When I work with adolescents and their families, a question I frequently hear from parents is: “What were they thinking?” It generally comes as a response to something their child did or said, poor judgment they have shown, a risk they took or a seemingly unprovoked emotional outburst.   

Certainly, adolescents and teens can behave in ways that adults find confusing, frustrating or frightening.   

But as neuroscientists have learned more about the brain in recent decades, we’ve gotten a clearer picture of why young people act the way they do. Their brain is going through immense changes that are normal and healthy parts of development. And, while we may not like some of what we see, these behaviors are preparing them for adulthood.  

Growth & Development  

The adolescent years are a time when young people explore their identity, become more independent, start learning about and nurturing intimate relationships, build self-confidence, develop social skills and prepare for their future. Their brain is transforming to handle these many changes.  

In an article titled “The Adolescent Brain is Literally Awesome,” the authors explain that adolescents have brains more capable of change than adults and, unlike children, adolescents have a greater ability to shape the brain’s development. The brain changes, adapts and responds during this time, allowing for immense intellectual and emotional growth.  

Research shows that adolescents have heightened information processing abilities and social sensitivity that help them navigate their complex social world. Social experiences really matter and have long-lasting effects on how an adolescent connects with others. During this time, young people tend to become more conscious of their community, how their actions impact it and the desire to support it.  

As new connections form between neurons, the adolescent brain goes through a process of cleaning house or “remodeling,” as neuroscientists describe it. The brain starts to consolidate and refine the information it has collected, getting rid of (or “pruning”) the connections it no longer needs while reinforcing the important ones.  

The trial and error that happen as adolescents and teens learn from their experiences help the brain identify the connections it needs to lose and the ones it needs to strengthen. Granted, this exploration and discovery also involves risk and sometimes concerning behaviors.  But it also allows teens to develop their passions and talents. Brain imaging shows that they can influence their brain development with repetitive patterns of behavior. With repetition, the neural pathways in the brain will shape themselves according to that activity, research shows. In other words, when a young person pursues their passions in sports, academics and other areas through regular practice, they grow and strengthen those parts of the brain.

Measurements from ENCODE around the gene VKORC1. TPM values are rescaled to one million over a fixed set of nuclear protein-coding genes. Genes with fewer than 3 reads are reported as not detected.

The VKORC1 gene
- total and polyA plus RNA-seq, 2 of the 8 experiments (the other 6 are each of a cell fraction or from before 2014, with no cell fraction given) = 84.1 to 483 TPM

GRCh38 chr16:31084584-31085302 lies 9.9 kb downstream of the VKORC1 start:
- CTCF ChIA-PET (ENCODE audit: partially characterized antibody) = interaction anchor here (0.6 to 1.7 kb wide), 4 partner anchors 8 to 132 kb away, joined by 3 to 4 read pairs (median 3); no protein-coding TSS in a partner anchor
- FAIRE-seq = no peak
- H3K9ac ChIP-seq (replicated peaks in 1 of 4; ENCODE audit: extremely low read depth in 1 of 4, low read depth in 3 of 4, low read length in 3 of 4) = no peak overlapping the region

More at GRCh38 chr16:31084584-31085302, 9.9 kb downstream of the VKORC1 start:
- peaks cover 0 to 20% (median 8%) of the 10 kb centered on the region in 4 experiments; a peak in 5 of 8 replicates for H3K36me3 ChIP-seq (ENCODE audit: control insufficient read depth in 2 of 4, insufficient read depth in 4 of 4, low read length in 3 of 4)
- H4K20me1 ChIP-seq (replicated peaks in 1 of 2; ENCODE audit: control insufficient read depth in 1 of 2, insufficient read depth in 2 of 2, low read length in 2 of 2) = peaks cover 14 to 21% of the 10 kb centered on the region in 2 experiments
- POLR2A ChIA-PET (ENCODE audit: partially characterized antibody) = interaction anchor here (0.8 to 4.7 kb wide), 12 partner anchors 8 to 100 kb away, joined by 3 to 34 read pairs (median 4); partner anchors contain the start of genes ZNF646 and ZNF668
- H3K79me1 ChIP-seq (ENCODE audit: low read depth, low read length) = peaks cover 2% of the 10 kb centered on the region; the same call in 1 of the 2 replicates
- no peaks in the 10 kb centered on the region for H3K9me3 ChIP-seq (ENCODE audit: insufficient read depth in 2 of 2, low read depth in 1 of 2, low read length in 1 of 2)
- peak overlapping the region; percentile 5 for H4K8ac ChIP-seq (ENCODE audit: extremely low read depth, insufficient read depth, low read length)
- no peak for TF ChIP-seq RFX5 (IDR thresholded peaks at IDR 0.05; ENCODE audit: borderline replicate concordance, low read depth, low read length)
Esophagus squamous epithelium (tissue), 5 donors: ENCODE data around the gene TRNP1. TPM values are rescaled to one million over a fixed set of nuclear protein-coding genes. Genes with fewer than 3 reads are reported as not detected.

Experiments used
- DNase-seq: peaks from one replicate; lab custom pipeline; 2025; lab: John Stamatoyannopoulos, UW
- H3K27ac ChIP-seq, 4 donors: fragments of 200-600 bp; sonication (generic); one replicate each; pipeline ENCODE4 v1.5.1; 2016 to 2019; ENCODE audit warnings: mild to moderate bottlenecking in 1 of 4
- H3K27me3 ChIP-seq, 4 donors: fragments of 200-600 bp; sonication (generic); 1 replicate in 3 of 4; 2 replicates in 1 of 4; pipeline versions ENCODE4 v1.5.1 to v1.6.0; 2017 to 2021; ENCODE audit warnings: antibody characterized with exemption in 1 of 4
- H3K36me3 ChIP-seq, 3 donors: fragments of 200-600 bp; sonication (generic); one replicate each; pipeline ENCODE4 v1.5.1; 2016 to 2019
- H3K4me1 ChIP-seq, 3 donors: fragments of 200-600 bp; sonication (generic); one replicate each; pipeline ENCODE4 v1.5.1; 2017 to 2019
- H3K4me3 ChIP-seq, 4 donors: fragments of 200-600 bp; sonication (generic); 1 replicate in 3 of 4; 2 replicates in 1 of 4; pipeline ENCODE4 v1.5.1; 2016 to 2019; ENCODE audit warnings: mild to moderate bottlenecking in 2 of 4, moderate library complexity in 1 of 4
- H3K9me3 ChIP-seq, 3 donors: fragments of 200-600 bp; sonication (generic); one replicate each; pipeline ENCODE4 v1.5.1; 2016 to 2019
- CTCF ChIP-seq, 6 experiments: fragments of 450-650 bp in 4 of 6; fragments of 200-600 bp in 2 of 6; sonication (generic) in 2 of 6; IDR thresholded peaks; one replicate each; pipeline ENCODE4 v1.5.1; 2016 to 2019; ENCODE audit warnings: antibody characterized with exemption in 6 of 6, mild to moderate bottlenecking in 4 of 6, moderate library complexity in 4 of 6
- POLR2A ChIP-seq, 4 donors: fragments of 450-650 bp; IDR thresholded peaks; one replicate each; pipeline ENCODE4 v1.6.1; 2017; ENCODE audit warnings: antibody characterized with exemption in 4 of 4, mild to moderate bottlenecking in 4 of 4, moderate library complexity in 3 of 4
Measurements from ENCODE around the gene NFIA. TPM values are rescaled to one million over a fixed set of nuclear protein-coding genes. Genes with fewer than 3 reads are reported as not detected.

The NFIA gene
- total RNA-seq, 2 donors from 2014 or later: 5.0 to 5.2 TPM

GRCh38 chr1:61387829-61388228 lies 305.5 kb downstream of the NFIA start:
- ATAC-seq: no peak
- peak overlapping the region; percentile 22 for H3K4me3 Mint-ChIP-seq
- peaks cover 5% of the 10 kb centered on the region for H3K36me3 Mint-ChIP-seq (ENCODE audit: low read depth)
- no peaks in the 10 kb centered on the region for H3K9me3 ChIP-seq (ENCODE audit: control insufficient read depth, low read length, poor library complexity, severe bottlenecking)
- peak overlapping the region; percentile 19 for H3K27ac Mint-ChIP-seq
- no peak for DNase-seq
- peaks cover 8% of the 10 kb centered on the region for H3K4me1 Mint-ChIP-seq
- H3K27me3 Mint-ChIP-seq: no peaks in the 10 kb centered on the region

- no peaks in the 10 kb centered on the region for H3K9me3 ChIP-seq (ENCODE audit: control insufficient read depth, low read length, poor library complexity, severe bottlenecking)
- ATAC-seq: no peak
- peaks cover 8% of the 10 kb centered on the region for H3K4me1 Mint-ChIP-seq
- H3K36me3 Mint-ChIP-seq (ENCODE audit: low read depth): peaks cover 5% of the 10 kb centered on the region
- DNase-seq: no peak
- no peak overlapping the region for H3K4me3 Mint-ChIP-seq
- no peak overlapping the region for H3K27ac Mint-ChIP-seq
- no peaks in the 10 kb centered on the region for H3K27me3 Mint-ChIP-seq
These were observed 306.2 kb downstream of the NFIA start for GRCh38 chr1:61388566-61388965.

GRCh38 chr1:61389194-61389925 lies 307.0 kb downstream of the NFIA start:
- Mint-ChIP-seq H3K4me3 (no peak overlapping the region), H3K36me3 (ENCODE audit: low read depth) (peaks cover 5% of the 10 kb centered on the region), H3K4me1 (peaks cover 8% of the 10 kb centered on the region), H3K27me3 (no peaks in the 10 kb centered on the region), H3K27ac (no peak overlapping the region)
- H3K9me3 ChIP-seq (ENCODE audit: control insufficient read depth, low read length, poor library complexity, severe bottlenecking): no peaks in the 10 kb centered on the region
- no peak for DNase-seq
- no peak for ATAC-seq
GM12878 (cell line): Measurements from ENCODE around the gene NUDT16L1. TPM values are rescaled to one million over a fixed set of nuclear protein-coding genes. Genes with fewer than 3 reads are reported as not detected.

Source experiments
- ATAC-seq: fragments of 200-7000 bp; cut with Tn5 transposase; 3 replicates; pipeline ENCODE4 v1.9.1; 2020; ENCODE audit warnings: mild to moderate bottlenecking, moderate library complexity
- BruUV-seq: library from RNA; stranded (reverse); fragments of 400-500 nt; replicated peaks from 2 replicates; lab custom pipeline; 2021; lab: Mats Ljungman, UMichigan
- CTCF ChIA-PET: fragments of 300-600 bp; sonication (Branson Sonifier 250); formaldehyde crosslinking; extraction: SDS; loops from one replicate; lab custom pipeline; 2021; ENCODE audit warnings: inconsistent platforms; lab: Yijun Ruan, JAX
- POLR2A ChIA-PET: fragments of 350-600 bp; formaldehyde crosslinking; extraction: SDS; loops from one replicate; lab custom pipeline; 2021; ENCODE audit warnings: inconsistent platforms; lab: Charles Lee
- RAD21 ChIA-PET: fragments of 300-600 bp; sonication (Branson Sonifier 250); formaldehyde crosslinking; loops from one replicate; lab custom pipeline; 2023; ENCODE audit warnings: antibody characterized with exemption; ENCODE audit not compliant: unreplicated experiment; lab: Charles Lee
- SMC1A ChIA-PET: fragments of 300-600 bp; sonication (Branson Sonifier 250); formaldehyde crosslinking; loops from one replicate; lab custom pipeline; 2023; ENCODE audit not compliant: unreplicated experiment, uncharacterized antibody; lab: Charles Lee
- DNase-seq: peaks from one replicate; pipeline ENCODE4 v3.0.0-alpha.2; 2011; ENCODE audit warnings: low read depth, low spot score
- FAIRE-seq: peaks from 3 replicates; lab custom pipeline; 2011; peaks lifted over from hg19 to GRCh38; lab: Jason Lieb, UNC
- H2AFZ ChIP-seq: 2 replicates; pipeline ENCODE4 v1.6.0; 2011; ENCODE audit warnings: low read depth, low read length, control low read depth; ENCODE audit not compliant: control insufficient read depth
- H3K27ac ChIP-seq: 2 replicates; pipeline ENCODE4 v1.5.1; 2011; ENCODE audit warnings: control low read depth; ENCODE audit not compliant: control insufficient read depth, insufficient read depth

Risk & Reward 

While the brain is fully grown by the early teen years, the front part, called the prefrontal cortex, is one of the last brain regions to mature (not until the mid to late 20s). This area of the brain is responsible for skills like planning, prioritizing, and controlling impulses. As these skills are still developing, teens are more likely to engage in risky behaviors without considering the potential consequences. This is also why impulsivity and emotional dysregulation are common in teens.  

Simultaneously, neuroscientists have found that the reward system in the brain, shows marked changes during adolescence and is highly reactive to cues of value in that period. According to B.J. Casey, Ph.D., director of the Fundamentals of the Adolescent Brain (FAB) lab at Yale University, “It’s really banging away, while the prefrontal cortex is not quite fully developed.” So, the potential long-term consequences of driving fast, excessive drinking or unprotected sex, are no match for the immediate gratification that these activities promise.  

Furthermore, social rewards are among the most powerful cues of value during this time of heightened social sensitivity. Therefore, peer approval and peer pressure (the desire to be cool) can present a significant barrier to rational thought.  

Certainly, not every adolescent is a risk-taker, vulnerable to peer pressure or emotionally dysregulated all the time and most teenagers grow into healthy adults. However, understanding the processes that are at work in their brains may help parents support their children as they navigate this tumultuous time.  

Some things for parents to keep in mind: 

  1. Despite all appearances, research shows that parents have a huge influence on their adolescents. They may not look like they are listening, but they are. Know your influence and use it to help them make healthy choices.  
  1. Teens and adolescents have completely different thought processes. Help them think things through, present the facts, explain your point of view (without judgment). 
  1. Your teen may be putting you through the wringer, but they are going through a lot. Approach with love and empathy.  
  1. Parents need to give their teens the freedom to explore. Even if it’s scary, their experiences and the lessons they learn from them are key to their development and growing into good decision-makers as adults.   
  1. Create an environment where teens feel comfortable talking about decisions. Take the time to pay attention and do more listening than talking.  

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